The mystery creature didn't stump anyone in this crowd.
It is a blind or thread snake, genus Leptotyphlops. I didn't take many photographs, because I know blind snakes are fragile.
These snakes are sometimes called “worm snakes” as they are pink or brown, thin and look like earthworms. This one was dark enough to be mistaken for an elongate millipede. The behavior was totally inappropriate for a millipede though, so I popped it under the microscope. Yes indeed, there were tiny scales.
Members of this group are called blind snakes because they lack eyes, although they have a dark spot where the eye would be on the head.
Why did I put this cool snake up on this ant blog?
About 100 species of Leptotyphlops are found worldwide, and they pretty much all specialize in eating ants and/or termites.
Blind snakes eat ant larvae and pupae by actually slithering down into the ant nests. As you might expect, the ants will attack intruders if they are discovered. Some species of blind snakes escape detection by slithering into the nest, eating extremely rapidly (they wolf down the ant larvae and pupae by taking three or four bites a second), and then shooting back out of the nest.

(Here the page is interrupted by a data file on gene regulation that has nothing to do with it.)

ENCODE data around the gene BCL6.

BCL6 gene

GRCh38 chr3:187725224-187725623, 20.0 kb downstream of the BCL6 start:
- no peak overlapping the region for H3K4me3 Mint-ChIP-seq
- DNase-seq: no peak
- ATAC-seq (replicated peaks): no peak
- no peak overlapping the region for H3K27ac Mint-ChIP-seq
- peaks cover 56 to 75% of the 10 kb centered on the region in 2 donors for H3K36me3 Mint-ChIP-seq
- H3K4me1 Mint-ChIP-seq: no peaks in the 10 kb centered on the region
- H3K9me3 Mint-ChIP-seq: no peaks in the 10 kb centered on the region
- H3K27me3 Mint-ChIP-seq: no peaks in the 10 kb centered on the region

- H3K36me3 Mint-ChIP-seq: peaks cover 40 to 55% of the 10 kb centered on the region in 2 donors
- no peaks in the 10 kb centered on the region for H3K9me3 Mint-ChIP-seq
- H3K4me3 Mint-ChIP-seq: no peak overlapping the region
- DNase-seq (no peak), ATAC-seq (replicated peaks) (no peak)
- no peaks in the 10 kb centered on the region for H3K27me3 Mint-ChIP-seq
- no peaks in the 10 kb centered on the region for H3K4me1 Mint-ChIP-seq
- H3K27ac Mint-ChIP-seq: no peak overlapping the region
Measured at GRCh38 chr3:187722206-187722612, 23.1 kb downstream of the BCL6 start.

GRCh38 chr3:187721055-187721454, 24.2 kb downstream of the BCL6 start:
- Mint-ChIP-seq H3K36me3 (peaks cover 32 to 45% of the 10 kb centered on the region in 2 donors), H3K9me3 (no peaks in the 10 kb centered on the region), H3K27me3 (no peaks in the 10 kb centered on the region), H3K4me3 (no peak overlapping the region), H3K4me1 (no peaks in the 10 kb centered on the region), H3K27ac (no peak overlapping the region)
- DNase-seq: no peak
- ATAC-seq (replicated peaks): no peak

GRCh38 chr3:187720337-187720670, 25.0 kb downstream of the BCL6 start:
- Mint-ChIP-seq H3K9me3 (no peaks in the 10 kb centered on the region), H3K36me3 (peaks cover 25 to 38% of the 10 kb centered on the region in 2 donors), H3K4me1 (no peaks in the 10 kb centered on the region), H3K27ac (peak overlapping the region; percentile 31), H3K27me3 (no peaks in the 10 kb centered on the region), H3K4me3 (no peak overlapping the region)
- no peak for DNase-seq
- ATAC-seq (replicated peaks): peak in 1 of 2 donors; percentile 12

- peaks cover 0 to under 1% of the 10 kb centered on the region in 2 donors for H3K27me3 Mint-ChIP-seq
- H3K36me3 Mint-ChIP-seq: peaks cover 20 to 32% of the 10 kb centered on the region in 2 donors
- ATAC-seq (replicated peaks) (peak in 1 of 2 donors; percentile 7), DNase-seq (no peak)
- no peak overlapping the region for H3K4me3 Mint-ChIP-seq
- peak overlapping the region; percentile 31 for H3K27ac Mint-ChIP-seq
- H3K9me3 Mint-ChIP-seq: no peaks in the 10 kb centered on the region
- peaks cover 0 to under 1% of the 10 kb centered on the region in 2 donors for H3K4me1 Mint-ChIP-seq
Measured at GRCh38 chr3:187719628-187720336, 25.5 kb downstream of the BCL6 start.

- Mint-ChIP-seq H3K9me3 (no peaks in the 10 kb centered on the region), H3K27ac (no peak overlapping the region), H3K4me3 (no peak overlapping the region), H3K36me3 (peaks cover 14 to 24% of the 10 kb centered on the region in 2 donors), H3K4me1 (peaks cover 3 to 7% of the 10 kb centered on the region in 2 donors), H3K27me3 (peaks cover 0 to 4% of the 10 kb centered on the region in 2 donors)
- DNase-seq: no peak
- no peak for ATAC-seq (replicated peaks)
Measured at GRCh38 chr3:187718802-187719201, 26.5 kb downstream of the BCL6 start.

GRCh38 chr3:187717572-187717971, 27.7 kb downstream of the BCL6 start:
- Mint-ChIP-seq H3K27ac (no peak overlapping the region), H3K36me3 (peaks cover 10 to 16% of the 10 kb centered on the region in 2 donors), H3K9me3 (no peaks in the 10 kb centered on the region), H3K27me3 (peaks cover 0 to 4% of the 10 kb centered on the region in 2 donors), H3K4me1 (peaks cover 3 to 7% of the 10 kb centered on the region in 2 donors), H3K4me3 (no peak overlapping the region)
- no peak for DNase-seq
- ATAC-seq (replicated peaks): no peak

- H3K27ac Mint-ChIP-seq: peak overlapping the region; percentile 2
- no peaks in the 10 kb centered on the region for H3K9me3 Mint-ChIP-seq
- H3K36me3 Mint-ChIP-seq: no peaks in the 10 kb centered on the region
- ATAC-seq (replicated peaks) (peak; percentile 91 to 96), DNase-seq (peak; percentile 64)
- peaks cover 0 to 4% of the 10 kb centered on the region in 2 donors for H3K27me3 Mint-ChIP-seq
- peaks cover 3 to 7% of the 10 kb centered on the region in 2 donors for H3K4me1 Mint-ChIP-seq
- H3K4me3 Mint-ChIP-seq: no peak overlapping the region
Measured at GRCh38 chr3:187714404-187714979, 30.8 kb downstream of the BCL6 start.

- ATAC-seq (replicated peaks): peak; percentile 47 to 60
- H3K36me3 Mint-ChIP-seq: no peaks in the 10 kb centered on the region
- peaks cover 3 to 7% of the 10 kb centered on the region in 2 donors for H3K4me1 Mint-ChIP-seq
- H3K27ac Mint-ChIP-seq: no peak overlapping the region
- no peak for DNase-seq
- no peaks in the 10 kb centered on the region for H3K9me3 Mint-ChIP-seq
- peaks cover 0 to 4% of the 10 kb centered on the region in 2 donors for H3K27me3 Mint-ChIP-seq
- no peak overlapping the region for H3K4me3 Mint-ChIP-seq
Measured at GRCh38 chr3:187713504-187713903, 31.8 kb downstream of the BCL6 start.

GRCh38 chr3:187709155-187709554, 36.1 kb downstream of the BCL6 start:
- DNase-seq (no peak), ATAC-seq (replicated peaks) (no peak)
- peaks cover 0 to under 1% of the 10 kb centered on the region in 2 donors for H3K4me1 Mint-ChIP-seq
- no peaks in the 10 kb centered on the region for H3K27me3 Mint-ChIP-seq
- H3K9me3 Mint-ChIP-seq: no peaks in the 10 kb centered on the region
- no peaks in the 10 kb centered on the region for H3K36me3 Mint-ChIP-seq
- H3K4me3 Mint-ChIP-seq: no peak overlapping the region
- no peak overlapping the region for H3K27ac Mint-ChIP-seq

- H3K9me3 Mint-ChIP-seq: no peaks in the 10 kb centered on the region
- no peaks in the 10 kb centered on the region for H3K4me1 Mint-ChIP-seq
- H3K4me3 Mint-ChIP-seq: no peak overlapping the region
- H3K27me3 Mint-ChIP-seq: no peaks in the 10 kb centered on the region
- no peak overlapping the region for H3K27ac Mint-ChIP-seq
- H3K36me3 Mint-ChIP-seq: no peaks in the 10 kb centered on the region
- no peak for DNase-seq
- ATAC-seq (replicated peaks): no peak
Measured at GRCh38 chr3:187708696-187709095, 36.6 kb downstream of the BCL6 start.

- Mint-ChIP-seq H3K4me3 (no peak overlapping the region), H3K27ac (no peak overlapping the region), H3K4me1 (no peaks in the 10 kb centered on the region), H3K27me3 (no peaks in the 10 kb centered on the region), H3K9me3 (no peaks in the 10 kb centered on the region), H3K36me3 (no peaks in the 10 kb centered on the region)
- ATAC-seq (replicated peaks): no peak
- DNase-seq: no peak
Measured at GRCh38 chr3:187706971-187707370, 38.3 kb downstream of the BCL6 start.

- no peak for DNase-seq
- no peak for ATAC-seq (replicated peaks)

Other blind snakes can defend themselves by squirting out a mixture of excrement and a clear liquid that contains a defensive substance unpleasant to ants. The snakes quickly roll and wriggle through the sticky fluid until they are covered. The ants back away from protected blind snakes, allowing the snakes to eat in peace.
Because they are so secretive, I did not ever think I would get to see one. It was an incredible opportunity to experience something I had only read about.
For more information, see ant predation by blind snakes